The generalisation of ordered pair to something having more positions is usually called a tuple (or ordered tuple). More particularly one gets the term $n$-tuple, which refers to a list, $(x_1, \ldots, x_n)$, with $n$ entries from some set, $X$; here $n$ is a natural number. It thus corresponds to an element in the $n$-fold product set, $X^n$. The various elements $x_i$ of the $n$-tuple are usually called its components and sometimes it is useful to call the set of components the support or range of the tuple.
An ordered pair is a $2$-tuple. A $3$-tuple is a triple, a $4$-tuple is a quadruple, a $5$-tuple is a quintuple etc.
The notion of $1$-tuple is trivial; a $1$-tuple from $X$ is equivalent to an element of $X$. But if you wish to emphasize that you have a $1$-tuple, then it may be called a singleton.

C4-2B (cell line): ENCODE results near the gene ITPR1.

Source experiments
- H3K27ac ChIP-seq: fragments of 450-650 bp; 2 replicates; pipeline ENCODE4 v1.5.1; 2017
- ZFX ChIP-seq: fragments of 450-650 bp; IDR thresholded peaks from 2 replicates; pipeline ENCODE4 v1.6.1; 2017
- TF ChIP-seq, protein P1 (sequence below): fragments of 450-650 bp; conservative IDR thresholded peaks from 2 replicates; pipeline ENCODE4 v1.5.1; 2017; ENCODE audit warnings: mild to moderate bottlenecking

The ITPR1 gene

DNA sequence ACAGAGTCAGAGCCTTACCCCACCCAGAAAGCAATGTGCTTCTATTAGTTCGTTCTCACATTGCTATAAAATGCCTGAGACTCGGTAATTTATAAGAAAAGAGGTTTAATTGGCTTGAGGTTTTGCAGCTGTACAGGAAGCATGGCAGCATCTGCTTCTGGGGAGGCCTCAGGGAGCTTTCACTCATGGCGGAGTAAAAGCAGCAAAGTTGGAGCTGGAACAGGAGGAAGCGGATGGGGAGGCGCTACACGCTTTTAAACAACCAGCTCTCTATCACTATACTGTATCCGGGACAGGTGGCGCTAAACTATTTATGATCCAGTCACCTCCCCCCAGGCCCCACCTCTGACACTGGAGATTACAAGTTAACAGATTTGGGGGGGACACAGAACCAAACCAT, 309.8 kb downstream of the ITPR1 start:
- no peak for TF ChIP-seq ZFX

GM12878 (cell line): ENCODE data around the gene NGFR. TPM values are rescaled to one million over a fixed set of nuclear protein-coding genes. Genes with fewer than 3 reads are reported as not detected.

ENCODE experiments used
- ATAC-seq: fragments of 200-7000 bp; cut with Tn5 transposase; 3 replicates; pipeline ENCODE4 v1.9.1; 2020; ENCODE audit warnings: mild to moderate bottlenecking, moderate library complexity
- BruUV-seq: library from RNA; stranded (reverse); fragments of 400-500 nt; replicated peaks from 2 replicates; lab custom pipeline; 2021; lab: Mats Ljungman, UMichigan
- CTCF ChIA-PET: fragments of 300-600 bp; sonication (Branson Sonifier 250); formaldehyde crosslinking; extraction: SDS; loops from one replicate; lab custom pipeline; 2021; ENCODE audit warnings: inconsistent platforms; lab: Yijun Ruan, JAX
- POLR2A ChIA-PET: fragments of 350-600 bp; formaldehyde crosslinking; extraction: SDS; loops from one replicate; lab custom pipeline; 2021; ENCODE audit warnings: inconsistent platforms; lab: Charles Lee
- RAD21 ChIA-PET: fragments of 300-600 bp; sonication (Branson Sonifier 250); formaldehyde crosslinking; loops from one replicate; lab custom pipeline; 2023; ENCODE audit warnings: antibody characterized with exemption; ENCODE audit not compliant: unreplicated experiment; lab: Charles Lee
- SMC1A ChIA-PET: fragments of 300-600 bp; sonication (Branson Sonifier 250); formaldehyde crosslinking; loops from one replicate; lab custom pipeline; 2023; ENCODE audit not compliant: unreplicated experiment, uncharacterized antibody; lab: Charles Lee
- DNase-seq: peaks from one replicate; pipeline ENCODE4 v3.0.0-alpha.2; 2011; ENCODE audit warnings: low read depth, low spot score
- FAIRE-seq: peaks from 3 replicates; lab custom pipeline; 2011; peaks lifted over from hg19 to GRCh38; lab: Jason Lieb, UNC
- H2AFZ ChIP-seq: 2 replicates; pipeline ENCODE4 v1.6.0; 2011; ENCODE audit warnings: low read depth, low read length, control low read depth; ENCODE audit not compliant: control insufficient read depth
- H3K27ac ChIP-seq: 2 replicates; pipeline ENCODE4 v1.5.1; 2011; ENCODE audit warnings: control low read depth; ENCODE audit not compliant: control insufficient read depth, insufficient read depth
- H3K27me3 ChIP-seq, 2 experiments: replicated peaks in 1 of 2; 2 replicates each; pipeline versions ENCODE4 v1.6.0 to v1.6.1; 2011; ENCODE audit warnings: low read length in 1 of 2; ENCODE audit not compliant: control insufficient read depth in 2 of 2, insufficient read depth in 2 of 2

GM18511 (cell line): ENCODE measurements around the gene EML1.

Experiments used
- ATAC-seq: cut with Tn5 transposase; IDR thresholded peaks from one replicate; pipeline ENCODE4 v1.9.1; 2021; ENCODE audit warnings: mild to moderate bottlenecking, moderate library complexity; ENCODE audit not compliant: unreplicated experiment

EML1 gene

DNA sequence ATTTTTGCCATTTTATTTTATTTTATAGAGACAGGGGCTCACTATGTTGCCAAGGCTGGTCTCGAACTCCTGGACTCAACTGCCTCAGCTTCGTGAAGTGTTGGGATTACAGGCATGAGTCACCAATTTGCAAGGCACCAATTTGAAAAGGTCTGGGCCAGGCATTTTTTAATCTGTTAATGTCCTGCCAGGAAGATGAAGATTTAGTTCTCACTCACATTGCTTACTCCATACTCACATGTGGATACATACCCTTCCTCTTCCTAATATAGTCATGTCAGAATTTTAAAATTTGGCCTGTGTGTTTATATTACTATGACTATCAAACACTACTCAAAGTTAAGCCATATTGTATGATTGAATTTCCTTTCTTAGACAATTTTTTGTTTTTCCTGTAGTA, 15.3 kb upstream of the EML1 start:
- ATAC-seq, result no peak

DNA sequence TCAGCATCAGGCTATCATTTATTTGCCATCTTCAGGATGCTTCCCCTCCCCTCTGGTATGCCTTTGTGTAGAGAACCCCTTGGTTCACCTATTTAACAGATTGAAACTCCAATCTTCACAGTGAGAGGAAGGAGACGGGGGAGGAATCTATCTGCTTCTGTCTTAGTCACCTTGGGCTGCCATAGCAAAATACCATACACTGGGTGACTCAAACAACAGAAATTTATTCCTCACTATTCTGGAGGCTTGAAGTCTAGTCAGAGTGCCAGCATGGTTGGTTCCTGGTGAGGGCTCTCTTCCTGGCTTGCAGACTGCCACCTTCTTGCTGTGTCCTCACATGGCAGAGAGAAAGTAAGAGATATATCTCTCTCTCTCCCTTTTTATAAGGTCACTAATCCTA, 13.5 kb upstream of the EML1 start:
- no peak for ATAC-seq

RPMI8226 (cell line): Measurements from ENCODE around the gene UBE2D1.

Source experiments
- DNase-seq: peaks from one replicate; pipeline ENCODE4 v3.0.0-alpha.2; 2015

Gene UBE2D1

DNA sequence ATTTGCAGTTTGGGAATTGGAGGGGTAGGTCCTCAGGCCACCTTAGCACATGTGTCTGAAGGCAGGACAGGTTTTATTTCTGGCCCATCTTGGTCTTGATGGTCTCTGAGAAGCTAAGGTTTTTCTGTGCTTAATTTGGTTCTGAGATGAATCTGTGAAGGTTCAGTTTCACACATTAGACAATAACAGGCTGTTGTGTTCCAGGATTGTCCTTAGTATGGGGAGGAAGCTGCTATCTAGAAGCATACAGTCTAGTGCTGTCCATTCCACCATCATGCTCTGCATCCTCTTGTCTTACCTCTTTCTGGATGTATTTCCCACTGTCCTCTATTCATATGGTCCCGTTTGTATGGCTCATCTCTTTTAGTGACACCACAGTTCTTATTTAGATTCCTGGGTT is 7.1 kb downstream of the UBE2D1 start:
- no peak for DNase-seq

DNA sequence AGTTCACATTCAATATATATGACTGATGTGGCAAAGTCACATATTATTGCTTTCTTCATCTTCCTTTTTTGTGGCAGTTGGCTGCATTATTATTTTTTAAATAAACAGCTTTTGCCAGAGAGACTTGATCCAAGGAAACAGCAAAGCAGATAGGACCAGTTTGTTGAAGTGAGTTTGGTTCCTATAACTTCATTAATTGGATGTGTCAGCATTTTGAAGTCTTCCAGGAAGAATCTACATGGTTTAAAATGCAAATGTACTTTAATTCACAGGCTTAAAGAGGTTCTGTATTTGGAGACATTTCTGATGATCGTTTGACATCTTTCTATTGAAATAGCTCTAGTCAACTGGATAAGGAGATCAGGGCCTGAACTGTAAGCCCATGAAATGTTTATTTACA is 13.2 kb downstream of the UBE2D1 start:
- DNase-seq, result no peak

The notion of $0$-tuple is also trivial, but in a different way; there is (for each set $X$) a single $0$-tuple from $X$. See empty list for notations, but in the end it hardly matters what you call it.
The term ‘tuple’ is usually used for an $n$-tuple for a specific number $n$. If we wish to speak of an $n$-tuple for an arbitrary $n$ (particularly without specifying that $n$), then we may speak of a list (which has other terminology, described on that page). Then the set of lists is the disjoint union over $n$ of the sets of $n$-tuples.
The term ‘tuple’ is usually used for an $n$-tuple for a finite number $n$. If we wish to speak of an $n$-tuple for an infinite (or possibly infinite) $n$, then we may speak of a sequence.
See ordered pair for methods of formalising ordered pairs (which are $2$-tuples) in various foundations of mathematics. Some of these generalise immediately to $n$-tuples for arbitrary $n$; otherwise, we may define $n$-tuples recursively: a triple is an ordered pair whose (say) first component is an ordered pair; a quadruple is an ordered pair whose first component is a triple, etc.